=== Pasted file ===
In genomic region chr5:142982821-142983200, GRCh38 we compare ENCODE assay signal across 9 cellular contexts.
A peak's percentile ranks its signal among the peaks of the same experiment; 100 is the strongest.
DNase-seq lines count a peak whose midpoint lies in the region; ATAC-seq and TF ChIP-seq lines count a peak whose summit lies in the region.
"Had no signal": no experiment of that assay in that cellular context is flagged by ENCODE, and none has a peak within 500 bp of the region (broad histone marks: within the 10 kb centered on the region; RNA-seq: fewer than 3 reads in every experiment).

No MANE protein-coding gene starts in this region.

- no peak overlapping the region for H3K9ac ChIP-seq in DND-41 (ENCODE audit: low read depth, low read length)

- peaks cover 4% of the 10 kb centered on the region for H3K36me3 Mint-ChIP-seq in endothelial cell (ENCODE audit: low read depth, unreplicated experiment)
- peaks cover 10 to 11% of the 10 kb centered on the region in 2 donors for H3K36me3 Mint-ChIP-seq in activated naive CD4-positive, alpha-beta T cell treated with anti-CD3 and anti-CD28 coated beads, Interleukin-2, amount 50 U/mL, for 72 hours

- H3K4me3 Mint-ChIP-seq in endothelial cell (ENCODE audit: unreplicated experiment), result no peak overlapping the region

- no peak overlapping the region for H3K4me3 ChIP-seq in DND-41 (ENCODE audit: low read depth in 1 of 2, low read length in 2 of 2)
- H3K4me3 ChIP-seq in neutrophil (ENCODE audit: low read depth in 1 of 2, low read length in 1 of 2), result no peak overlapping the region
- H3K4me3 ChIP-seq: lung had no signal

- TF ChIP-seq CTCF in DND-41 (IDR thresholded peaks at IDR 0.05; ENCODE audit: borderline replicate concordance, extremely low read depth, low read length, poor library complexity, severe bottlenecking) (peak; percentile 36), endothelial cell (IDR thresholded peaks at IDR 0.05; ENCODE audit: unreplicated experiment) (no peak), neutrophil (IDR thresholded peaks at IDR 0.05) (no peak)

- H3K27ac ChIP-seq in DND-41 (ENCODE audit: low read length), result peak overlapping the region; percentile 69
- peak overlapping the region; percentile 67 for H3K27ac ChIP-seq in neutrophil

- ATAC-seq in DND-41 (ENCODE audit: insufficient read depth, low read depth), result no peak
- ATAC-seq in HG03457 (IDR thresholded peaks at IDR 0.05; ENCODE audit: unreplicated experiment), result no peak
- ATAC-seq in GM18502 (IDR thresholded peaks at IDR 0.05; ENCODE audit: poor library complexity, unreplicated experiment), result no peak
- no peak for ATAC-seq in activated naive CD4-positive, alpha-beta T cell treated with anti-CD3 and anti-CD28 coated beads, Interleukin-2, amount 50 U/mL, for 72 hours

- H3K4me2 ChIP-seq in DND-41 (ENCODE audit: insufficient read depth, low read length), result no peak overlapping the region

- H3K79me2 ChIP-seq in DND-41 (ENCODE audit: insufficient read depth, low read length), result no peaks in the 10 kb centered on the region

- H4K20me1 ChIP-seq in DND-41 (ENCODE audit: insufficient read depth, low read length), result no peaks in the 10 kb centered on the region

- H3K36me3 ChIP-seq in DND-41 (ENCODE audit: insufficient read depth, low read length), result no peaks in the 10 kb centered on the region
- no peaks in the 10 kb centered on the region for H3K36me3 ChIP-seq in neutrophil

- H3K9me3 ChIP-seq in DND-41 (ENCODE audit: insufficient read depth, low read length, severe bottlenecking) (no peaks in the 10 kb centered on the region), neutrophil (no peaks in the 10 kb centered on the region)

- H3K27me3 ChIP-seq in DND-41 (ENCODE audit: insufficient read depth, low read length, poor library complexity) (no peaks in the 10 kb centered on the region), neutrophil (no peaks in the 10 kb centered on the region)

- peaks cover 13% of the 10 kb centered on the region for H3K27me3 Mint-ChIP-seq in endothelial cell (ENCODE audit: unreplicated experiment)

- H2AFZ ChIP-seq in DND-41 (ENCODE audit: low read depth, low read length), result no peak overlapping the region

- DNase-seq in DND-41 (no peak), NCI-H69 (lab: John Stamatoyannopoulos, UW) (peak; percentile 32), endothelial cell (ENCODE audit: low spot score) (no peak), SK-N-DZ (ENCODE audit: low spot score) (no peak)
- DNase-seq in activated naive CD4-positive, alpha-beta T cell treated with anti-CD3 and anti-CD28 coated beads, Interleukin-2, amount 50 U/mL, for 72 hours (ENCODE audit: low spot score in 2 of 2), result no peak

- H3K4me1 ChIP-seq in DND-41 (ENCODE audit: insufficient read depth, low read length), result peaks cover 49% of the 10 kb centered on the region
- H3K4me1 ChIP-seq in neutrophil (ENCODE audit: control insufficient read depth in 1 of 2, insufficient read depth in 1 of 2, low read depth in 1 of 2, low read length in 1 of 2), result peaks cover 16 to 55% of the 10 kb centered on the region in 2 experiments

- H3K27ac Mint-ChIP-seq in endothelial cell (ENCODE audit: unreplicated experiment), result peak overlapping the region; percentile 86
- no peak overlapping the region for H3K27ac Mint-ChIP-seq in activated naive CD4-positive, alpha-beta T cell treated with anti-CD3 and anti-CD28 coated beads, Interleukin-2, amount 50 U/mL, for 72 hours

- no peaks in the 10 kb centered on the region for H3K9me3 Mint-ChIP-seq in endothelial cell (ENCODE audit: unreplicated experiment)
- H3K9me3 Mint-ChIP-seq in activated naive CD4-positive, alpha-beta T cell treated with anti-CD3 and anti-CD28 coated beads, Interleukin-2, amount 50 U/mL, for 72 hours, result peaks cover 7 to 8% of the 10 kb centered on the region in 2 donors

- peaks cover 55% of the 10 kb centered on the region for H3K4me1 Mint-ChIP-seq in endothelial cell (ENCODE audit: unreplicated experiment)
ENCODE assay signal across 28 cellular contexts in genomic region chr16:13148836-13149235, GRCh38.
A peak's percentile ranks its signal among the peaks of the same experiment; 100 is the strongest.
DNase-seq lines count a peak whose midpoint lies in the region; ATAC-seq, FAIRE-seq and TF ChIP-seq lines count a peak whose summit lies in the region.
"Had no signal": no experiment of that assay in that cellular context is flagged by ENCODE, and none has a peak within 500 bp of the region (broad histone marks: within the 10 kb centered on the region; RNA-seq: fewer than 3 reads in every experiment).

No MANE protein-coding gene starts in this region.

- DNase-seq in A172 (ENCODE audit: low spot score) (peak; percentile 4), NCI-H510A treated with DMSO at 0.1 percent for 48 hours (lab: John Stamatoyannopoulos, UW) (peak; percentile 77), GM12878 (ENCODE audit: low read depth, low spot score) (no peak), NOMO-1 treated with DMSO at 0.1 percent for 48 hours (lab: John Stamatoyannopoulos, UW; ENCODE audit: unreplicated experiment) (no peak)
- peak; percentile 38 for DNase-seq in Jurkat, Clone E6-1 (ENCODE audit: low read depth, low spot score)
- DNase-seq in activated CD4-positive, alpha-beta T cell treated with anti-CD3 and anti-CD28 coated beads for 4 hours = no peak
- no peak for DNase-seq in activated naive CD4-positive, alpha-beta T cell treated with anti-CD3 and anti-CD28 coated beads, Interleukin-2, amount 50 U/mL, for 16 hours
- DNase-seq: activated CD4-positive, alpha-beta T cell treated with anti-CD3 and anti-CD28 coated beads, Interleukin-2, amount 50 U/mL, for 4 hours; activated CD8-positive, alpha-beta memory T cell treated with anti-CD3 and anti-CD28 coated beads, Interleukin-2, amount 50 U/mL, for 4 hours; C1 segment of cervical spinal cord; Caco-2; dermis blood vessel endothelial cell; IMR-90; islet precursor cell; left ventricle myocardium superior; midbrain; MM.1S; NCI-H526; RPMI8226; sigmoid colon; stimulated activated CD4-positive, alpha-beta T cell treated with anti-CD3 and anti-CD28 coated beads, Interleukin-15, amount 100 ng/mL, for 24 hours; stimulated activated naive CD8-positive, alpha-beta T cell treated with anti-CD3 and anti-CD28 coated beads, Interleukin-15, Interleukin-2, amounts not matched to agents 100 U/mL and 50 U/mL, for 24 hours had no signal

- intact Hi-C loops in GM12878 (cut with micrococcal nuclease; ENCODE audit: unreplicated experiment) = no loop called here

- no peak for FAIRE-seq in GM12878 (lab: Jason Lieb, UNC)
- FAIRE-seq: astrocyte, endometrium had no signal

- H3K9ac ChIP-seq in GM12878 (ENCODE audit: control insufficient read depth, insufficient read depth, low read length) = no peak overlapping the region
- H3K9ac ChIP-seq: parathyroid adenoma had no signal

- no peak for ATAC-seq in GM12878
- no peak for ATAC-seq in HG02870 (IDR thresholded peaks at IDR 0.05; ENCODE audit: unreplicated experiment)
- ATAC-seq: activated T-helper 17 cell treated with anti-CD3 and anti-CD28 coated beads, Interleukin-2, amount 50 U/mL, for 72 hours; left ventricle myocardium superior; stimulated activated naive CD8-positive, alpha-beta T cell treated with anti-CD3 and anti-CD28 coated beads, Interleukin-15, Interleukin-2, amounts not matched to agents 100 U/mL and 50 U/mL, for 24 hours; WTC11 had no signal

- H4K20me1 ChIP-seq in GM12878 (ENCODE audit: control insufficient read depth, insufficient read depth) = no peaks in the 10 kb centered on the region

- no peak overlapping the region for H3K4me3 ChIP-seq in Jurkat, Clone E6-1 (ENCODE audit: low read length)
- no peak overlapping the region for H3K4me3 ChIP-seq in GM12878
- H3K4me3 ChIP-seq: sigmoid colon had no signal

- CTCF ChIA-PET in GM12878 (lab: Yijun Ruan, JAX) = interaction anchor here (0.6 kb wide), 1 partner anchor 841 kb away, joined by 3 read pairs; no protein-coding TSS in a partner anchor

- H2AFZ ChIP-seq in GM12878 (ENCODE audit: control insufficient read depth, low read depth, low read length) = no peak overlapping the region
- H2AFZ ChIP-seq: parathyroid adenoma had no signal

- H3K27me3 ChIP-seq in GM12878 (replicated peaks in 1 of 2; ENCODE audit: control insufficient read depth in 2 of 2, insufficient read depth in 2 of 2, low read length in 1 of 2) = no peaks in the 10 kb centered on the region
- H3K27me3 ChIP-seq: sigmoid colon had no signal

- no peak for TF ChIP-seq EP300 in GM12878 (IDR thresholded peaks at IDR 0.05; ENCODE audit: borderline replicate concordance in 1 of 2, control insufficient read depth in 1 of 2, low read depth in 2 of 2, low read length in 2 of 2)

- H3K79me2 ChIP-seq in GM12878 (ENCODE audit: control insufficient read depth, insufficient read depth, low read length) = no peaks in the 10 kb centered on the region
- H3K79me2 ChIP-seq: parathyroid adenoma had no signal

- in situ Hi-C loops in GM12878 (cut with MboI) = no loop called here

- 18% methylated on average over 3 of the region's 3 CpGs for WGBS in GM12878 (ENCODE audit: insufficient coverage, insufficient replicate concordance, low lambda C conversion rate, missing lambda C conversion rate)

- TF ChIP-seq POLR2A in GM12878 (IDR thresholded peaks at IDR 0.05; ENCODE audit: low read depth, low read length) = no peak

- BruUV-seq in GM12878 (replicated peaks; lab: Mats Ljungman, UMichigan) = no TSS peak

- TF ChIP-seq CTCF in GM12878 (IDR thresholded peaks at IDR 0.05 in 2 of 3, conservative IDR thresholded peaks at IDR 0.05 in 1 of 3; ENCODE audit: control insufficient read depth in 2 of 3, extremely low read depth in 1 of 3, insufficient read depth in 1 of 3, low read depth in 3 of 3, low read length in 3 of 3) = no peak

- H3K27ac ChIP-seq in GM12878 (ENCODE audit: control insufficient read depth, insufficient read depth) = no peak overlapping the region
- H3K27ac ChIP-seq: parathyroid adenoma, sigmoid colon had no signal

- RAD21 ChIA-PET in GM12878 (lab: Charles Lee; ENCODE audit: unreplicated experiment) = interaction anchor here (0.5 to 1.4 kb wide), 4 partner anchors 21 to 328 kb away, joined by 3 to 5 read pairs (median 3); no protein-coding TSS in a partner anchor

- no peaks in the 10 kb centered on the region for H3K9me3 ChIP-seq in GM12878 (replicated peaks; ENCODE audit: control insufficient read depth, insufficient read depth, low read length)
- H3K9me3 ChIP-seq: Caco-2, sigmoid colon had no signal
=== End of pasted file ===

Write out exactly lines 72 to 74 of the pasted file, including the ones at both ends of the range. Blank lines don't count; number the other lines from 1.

- TF ChIP-seq CTCF in GM12878 (IDR thresholded peaks at IDR 0.05 in 2 of 3, conservative IDR thresholded peaks at IDR 0.05 in 1 of 3; ENCODE audit: control insufficient read depth in 2 of 3, extremely low read depth in 1 of 3, insufficient read depth in 1 of 3, low read depth in 3 of 3, low read length in 3 of 3) = no peak

- H3K27ac ChIP-seq in GM12878 (ENCODE audit: control insufficient read depth, insufficient read depth) = no peak overlapping the region
- H3K27ac ChIP-seq: parathyroid adenoma, sigmoid colon had no signal